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SpaceX Falcon 9 FT launch - Iridium Next 11-20 - SLC-4E

interesting there was a boost back burn, although this was not an RTLS.. .. hmm I wonder why?

And also they stopped showing telemetry after about t+1:30 into the flight..

Weather was rough at the point of the natural arc destination. They had to move the drone ship away from a storm requiring a boost back to shorten the arc.
 

Grendal

SpaceX Moderator
Moderator
Jan 31, 2012
6,793
9,531
Santa Fe, New Mexico
interesting there was a boost back burn, although this was not an RTLS.. .. hmm I wonder why?

And also they stopped showing telemetry after about t+1:30 into the flight..

The consensus was that the booster had enough fuel to do a partial boostback burn. That gets the booster in a better position for recovery.
 
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The consensus was that the booster had enough fuel to do a partial boostback burn. That gets the booster in a better position for recovery.

Elon's tweet was:

"Launch at 1:25 delivering 10 satellites for Iridium. Droneship repositioned due to extreme weather. Will be tight."

Fuel limited how far they could reposition but it was the weather that made them do so.
 
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Nikxice

Active Member
Oct 31, 2014
1,203
2,079
Hudson, NH
Looking back at the graphics from the SpaceX webcast, JRTI did appear to be positioned closer to land. As others have stated, this likely created the need for a boost back burn.

In another recent tweet Elon mentioned the new titanium grid fins working better than expected. Was there ever any doubt that this would be a better fix!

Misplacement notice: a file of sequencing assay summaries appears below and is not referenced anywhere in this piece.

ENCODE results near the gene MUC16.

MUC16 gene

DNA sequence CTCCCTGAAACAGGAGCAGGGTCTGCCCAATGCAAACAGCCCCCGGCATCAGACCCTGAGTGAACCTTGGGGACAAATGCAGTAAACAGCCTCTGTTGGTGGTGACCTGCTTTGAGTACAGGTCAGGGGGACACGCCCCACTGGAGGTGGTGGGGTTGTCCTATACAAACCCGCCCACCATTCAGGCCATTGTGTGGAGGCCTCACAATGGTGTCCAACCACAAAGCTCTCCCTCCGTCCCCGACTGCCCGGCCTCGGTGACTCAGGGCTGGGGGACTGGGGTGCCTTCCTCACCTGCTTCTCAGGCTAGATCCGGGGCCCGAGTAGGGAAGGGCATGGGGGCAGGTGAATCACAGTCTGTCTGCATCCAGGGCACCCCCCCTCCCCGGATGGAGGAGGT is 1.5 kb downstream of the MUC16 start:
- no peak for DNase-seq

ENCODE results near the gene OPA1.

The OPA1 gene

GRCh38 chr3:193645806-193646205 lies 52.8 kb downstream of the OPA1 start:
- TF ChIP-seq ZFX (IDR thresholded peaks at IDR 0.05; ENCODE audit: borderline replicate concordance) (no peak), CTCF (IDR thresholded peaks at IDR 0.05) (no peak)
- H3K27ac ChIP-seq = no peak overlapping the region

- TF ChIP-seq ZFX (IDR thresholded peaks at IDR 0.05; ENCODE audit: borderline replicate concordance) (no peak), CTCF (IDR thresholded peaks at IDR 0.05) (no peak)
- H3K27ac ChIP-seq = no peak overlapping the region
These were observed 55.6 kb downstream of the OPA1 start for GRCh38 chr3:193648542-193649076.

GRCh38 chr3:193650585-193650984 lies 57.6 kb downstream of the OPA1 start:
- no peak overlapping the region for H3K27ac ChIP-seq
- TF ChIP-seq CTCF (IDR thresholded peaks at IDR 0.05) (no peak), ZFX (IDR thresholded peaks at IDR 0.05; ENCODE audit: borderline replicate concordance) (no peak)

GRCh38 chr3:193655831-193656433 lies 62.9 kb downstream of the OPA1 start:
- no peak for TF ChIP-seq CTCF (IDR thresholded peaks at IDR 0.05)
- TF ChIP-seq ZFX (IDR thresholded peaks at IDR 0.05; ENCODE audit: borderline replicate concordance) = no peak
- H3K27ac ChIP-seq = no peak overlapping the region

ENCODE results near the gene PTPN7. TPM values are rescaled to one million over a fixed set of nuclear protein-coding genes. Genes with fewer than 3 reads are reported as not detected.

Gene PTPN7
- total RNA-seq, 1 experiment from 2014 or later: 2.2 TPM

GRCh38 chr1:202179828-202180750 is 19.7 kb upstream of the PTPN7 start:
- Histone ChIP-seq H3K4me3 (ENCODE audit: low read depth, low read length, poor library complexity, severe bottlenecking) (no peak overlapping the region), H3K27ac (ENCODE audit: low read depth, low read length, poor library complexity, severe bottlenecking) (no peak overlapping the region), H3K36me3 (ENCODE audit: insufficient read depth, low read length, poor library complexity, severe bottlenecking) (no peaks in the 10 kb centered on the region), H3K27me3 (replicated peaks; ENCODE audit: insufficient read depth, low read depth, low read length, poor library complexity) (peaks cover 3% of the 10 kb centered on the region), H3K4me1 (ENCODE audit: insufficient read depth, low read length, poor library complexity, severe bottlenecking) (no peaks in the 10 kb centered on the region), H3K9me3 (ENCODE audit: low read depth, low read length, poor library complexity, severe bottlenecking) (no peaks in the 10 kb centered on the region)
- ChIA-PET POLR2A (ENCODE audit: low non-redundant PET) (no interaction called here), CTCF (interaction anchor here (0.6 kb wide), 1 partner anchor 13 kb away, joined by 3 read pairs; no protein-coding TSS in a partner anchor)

tesla1-820x375.jpg
 

ecarfan

Well-Known Member
Moderator
The launch was awesome! Since you can't see the pad from off base some people were tracking the countdown through their phones and when it got to zero, the crowd hushed and everyone just watched and waited. For about 3 seconds nothing happened from our point of view. Then the sound started to hit us and we could hear the roar of the rocket engines. A second later the F9 appeared above the hills blasting straight up!

The incredible sound washed over us: a deep rumble combined with a crackly high-pitched static sound that was amazing. The crowd found it's voice and there was a lot of excited cheering and yelling. The rocket slowly arched up and away from us so the first stage engines were pointing towards us and they were amazingly bright!

We watched it get higher and higher and suddenly a plume trail appeared, probably due to the characteristics of the atmosphere up higher. Then we saw the trail flare out, then MECO, then second stage ignition, and then it slowly disappeared into the blue. My spouse says she saw the second stage boost back burn ignite but I couldn't see it.